Shortly later I was pounding the streets soaking up the late afternoon sun. No one bothered to give me a second look as I went striding round the city. It seemed calm, content and surprisingly clean. The streets bustled with markets, hawkers and colour. On one street corner a group of beautiful school girls stood gossiping about a forthcoming physics test, on another a beautiful Indian woman was showing her baby to some friends whilst the traffic police, in their worn combat boots and yellow hats, looked on peacefully. It seemed as far away from a centre of intrigue and chaos as I could have imagined. Everyone I spoke to, from the coconut seller, to the shopkeepers to the schoolgirls seemed content and happy.

I jumped into a taxi to go to the old fort. I have never met a taxi driver anywhere in the world was does not have a strong political opinion and thought I could get some juicy political gossip whilst stuck in traffic.

‘So, you want to go to the old town? It’s a bit passed its prime I am afraid’

‘Tell me about the people without land and their movement’

‘I guess, if they gave it a lick of paint it might be o.k.’

‘So what do you think about the police and the troubles, what does it really mean?’

‘You know, I think its terrible about the paint, its not even a big job…’

‘ And the political future for the region’.

At this the driver turned to face me, which was a little worrying as we were hurtling the wrong way down a one way street at the time, ‘do you think red or green would look better for that building’. I gave up…

The next morning, after a huge breakfast I was wandering round the famous Mercado Ver-o-Peso, which is one of the most colourful markets in South America. The name comes form the Portuguese who used to watch the weight (ver o peso) in order to impose taxes. I wandered deeper and deeper into the market, past the exotic fruits, the small stalls selling sizzling food whose spicy aroma made my taste buds drawl and my sphincter twitch, past the medicinal plants, past the stalls selling all manner of fetishes and towards the river itself. I climbed onto the railings and let the chaos and smells of the market drift out of my consciousness.

I have a deep fascination for rivers. I can spend hours pouring over maps following their progress, wandering how it would be to travel on them, to know their twist and turns intimately and leisurely cruise their lengths between exotic ports of call with nothing to do but lay in my hammock and make witty observations. Without a doubt the Amazon, being the worlds largest river, holds my attention like no other and I had intended to hire a local boat and spend the day pottering around some of the tributaries pretending I was Indiana Jones. However, for the first time in my life, I had trouble finding a boat willing to take me out (the last time I had even gone near a harbour was in Hong Kong where I was kidnapped by a sampan owner and forced to cruise Aberdeen harbour to watch the sunset for hours on end) and so instead I settled for a day trip on the mighty river which I booked through a local tourist agency.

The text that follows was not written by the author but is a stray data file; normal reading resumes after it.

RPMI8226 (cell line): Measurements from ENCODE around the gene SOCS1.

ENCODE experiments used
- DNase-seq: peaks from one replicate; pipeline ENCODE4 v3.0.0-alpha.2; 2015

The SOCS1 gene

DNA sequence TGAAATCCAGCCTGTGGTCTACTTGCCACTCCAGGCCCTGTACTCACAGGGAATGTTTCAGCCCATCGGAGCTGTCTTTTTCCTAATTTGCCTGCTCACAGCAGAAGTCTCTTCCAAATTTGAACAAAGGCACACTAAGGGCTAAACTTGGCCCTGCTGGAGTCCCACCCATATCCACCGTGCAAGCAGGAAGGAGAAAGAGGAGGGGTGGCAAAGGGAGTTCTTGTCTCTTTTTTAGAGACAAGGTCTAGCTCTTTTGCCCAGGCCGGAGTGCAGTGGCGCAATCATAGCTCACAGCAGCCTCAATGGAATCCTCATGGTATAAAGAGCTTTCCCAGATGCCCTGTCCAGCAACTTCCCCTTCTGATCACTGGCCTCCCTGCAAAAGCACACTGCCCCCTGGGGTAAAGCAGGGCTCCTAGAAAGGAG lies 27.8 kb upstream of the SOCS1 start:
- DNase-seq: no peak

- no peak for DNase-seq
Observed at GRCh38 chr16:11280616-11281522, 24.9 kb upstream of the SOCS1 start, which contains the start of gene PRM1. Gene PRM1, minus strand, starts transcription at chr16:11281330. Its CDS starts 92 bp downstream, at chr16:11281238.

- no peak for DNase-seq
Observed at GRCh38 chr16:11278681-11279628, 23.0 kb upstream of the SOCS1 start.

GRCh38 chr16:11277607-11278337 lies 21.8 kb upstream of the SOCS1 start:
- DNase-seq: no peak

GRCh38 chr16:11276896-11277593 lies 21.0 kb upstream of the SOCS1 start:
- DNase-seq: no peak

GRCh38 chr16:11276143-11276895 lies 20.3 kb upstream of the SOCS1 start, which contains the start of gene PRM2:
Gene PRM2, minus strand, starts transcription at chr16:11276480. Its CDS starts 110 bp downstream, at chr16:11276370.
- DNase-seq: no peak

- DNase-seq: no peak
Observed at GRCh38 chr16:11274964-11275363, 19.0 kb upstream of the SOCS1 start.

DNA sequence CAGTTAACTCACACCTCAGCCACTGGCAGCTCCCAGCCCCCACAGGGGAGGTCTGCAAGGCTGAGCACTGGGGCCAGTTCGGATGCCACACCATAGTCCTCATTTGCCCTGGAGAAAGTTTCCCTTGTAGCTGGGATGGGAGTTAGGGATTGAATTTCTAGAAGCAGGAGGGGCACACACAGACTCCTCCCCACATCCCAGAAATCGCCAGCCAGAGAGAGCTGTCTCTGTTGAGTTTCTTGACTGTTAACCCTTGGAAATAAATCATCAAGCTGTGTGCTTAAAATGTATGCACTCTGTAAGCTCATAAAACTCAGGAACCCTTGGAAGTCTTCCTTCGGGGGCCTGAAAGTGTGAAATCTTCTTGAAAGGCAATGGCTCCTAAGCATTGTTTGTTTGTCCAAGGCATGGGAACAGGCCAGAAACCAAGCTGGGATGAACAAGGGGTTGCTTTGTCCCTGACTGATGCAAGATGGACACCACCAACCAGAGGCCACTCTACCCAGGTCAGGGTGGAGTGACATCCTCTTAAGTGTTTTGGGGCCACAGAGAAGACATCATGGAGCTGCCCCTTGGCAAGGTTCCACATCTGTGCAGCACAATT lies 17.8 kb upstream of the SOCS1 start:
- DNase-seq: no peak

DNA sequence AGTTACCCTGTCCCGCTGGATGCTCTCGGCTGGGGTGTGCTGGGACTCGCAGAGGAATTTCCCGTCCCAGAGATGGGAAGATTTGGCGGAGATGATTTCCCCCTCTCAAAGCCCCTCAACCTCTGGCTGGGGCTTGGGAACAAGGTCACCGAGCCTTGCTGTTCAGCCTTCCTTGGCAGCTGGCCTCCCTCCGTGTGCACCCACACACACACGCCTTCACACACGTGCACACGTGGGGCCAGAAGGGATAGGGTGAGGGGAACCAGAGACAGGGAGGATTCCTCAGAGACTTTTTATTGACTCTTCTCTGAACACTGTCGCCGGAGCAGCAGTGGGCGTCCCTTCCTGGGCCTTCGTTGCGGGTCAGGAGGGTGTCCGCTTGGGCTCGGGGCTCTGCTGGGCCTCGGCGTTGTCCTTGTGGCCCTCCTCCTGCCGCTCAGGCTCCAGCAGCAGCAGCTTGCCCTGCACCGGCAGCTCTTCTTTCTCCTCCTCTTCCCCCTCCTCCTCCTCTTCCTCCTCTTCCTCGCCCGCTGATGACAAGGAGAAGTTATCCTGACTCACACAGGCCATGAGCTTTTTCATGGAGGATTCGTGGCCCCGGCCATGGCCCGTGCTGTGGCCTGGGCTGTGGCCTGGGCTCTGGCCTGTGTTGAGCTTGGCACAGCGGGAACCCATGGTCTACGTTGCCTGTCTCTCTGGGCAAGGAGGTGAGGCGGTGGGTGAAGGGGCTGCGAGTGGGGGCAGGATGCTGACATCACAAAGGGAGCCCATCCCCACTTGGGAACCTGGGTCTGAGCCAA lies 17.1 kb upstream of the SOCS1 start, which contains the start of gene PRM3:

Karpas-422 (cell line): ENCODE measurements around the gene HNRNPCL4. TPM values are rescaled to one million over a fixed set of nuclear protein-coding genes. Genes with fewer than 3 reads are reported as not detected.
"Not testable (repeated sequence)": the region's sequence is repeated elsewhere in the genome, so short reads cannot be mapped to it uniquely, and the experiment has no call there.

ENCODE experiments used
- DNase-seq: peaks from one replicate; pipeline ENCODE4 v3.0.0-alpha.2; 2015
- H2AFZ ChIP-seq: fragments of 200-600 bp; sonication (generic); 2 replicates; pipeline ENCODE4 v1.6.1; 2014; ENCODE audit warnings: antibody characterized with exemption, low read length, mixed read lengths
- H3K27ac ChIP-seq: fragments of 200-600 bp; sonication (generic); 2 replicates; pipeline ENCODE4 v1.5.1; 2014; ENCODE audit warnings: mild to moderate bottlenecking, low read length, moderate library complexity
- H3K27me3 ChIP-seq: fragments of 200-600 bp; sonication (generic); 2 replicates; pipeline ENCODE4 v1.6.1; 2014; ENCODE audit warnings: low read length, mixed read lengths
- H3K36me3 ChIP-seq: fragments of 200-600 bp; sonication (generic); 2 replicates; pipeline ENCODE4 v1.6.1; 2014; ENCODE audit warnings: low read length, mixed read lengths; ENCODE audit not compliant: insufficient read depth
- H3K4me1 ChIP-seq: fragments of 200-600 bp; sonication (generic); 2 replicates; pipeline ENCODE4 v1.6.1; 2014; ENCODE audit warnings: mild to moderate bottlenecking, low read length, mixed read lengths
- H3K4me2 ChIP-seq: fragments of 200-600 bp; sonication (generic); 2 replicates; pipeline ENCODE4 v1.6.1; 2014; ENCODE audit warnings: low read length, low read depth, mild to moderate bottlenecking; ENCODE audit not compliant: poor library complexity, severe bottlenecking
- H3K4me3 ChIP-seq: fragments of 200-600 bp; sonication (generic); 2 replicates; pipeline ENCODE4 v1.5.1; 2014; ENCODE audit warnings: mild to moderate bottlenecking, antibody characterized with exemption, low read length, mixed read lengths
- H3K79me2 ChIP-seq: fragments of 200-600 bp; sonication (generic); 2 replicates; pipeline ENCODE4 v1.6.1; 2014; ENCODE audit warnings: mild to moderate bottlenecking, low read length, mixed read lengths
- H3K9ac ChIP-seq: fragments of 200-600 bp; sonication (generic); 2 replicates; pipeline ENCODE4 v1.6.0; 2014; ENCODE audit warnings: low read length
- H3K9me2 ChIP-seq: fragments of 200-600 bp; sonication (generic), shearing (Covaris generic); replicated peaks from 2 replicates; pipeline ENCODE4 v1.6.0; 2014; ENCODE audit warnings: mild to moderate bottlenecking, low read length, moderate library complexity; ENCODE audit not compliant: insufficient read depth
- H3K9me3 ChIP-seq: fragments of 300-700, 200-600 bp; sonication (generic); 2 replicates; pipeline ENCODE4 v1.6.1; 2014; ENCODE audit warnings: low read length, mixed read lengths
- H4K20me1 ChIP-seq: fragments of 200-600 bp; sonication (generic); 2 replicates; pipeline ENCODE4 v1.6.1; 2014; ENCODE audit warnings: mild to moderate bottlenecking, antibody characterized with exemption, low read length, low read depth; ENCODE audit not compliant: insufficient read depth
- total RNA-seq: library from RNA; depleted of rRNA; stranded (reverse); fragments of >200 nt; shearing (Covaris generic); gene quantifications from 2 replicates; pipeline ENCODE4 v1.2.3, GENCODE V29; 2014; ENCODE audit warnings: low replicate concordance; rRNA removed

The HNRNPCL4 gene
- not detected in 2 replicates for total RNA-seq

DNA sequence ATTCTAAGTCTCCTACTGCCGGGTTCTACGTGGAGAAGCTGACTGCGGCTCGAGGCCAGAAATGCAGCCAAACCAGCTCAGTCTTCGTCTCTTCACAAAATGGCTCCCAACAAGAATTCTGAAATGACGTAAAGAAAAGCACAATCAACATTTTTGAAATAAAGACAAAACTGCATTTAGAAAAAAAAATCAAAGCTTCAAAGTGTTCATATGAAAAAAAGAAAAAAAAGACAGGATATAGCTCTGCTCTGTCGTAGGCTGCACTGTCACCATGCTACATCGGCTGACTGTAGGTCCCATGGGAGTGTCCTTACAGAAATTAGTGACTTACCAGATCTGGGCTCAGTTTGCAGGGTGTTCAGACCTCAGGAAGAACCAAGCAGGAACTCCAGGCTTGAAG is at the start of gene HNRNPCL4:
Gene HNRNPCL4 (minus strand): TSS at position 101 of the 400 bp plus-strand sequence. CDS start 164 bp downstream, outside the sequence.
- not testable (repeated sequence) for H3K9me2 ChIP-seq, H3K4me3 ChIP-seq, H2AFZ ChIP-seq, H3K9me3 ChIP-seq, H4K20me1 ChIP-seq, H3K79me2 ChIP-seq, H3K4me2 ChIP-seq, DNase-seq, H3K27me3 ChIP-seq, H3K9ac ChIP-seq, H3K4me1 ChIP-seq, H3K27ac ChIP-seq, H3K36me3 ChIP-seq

As the boat chugged away form the docks, the 21st century slipped away. The two other passengers scanned the jungle with high-powered binoculars as I joined the captain in the wheelhouse. Within a few minutes the city had faded away to be replaced by simple wooden dwellings, the putt-putt-putt of small outboard motors on simple native canoes and the sounds of the jungle. A flick of colour here and there suggested parrots returning to roost.

As our boat rounded a bend in the river two small beautiful mahogany coloured children came swimming out to meet us. ‘Where are you from’, they called out to me in a thick accent. ‘London, England’, I shouted back. ‘That’s far?’ asked the older one, ‘yes very far’ I replied. They swam off howling with laughter.

We stopped after a few hours of apparently aimless meandering along flooded tributaries in a small village. A local guide, whose sun burnt skin give him the appearance of an old peach stone, greeted us warmly with a huge bowl of Brazil nuts and twinkling eyes. He lead us deeper into the jungle as he explained more about the legends of the forest, the history of the many exotic fruits which were growingly abundantly around us and how life had changed in the last twenty years.

Later, as the rain lashed down, and we squatted in his simple wooden home listening to the squabbling of the monkeys in the eaves and the screams of children playing in the rain, I asked him what he thought about the landless movement and the other intrigues which seemed to be as much as part of the Amazon region as the mighty river itself. He sighed, and laid down his machete that he had been using to shell nuts for me. ‘Things must change’, he told me, ‘but for better or for worse, I cant really say what will happen, only time will tell.’ he then smiled, ‘ but remember this is Brazil, and anything is possible’.

By the time I returned to Fortaleza a few days later the protestors had gone, the roads were calm again and the short period of civil unrest seemed to have been forgotten. The old man’s words echoed in my head ‘In Brasil anything is possible.’

The Author is a regular contributor to numerous travel magazines. He has travelled widely in Brazil and can often be found trying to go from A to B in the most difficult manner imaginable whilst using someone else’s money. His only regret is that the coach companies don’t offer frequent flyer miles. Articles by the author ranging from Tibet to China to Africa can be found at He can be contacted at [email protected], and promises, if he is not away falling of the edge of the map somewhere, to write back.